A faulty dementia gene poses a high risk of severe COVID-19
A faulty gene already known to increase the risk of developing Alzheimer’s now poses the risk of severe COVID-19.
5 months since the first outbreak, COVID-19 still never fails to surprise. With the novel virus claiming over 5 million lives worldwide, experts are working tediously to understand and contain the virus.
Recent research findings report that a faulty gene found to cause Alzheimer’s may increase the chances of a person being affected by severe COVID-19 infection. According to the research team, 1 in every 36 people carrying the gene are at high risk of severe COVID-19 infection.
What is this gene?
The gene called APOE exists in different variants one of which is termed e4e4. This particular variant puts a person at greater risk of developing Alzheimer’s disease and recently has also been linked to COVID-19.
A research team recently collected data of 500,000 people, including 383,000 Europeans from the UK Biobank study. Around 9000 participants of European descent carried two copies of the gene e4e4. When cross-referenced with COVID-19 patients, the analysis suggested that the e4e4 homozygous genotype doubles a person’s risk of severe COVID-19 when compared to the gene e3e3.
Is the gene an independent cause for the risk?
The above result might be the cause of dementia itself. It should be brought to light that most of the people who tested positive with the gene, already show or will show signs of cognitive issues, but not diagnosed currently.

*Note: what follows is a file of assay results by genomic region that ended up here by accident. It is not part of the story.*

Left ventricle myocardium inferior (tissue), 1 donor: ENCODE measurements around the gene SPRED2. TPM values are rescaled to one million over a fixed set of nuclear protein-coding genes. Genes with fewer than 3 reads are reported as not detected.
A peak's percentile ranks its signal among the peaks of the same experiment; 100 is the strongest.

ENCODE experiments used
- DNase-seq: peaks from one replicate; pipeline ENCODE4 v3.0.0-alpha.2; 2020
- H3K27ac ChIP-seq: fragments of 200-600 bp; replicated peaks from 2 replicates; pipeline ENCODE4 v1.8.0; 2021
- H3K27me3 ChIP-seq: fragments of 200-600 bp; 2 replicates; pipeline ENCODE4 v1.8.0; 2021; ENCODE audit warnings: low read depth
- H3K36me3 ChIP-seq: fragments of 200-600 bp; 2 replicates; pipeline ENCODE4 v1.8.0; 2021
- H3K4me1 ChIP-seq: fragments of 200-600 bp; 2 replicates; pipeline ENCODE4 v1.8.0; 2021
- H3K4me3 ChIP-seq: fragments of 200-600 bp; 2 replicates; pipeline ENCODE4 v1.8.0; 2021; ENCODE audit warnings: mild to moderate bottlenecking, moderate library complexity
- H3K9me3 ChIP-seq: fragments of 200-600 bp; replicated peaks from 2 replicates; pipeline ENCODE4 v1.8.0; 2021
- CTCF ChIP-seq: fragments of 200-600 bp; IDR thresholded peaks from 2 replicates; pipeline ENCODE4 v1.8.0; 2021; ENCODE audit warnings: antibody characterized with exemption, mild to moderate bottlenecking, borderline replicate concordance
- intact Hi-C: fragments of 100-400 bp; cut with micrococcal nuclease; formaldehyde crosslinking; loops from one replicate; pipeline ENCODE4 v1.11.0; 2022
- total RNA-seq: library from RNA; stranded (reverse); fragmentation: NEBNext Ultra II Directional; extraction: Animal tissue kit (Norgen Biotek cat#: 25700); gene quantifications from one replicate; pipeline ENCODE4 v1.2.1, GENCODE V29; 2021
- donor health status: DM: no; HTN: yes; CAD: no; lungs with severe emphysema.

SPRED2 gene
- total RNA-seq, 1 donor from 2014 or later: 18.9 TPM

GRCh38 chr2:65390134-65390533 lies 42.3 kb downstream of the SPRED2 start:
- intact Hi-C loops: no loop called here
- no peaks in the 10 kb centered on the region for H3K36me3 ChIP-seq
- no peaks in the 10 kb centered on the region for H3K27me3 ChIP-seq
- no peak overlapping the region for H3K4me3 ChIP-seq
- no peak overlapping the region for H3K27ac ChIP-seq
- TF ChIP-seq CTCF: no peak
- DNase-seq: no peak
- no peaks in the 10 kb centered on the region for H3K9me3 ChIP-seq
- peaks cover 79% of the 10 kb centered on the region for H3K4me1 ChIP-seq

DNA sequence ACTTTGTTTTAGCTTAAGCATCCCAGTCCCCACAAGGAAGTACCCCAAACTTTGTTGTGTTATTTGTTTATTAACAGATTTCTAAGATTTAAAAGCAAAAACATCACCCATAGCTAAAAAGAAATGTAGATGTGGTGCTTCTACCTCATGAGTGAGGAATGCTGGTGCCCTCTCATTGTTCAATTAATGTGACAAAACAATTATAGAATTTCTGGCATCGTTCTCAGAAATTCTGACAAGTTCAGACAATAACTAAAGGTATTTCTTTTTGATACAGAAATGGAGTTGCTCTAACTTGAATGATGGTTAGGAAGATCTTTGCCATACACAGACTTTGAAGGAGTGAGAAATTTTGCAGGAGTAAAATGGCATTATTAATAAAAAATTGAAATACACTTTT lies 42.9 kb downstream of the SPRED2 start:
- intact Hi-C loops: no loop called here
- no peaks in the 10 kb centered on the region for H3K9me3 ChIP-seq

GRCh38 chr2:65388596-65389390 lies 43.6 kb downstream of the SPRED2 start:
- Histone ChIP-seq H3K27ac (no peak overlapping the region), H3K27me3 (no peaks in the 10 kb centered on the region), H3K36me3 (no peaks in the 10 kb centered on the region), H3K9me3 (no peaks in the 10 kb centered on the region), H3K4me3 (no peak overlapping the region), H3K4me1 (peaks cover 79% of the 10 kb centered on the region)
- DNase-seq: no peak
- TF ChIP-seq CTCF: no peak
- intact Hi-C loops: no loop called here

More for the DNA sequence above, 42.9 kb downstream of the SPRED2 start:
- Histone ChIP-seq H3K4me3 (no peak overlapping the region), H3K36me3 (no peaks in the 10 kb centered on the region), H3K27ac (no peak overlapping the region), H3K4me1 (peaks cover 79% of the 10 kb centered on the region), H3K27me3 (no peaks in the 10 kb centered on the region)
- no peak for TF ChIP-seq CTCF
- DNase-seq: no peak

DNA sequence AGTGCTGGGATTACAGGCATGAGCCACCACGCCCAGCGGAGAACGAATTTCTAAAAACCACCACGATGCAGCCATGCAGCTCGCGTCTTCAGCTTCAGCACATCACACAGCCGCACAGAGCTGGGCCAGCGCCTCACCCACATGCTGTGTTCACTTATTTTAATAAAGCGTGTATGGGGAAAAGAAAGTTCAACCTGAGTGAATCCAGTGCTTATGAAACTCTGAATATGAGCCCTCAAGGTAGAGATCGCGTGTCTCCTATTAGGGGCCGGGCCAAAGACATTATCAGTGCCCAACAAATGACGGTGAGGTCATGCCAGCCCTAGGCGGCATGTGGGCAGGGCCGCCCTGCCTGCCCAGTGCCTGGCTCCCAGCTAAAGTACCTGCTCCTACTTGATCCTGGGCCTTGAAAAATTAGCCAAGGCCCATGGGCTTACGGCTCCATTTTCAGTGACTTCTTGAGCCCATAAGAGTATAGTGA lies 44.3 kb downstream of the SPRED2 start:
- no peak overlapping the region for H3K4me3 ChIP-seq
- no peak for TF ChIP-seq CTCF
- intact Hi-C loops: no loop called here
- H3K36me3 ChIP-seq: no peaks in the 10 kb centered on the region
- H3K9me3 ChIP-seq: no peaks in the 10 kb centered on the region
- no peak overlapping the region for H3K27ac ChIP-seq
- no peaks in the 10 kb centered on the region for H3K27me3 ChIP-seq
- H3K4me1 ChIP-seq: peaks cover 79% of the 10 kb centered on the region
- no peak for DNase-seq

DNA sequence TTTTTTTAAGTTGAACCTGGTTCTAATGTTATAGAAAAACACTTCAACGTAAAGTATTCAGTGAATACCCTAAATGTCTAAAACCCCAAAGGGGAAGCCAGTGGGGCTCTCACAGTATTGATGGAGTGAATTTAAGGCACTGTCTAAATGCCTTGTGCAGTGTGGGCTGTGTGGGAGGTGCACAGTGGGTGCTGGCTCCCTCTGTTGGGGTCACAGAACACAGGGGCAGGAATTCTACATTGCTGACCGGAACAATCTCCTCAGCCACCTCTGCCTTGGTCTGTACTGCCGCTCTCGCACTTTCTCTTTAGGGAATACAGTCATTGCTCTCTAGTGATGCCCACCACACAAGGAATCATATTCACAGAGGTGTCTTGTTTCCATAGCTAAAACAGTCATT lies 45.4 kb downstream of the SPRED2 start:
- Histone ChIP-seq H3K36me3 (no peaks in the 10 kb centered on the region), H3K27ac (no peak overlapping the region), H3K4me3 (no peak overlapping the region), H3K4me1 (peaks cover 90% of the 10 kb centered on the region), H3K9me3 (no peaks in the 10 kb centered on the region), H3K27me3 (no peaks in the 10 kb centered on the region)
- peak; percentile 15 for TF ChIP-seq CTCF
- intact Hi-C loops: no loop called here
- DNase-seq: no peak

“I’m afraid this study does not really convince me that the e4e4 allele [gene variant] is really an independent risk factor for severe Covid-19 infection. I would want to see this tested in a sample where dementia could be more confidently excluded, perhaps a younger cohort. I am sure additional data will soon emerge to illuminate this issue.” stated David Melzer, one of the experts conducting the trial.
It is safe to say that the e4e4 gene is not the first gene allele to be pointed as an important factor. Variants of the ACE2 gene encoding the proteins of the host cell to which the virus binds has also been previously linked with COVID-19 severity. The current results from the study can play a huge part in pinpointing the faulty genes that are vulnerable to COVID-19. This could potentially pave the way to harness new treatments.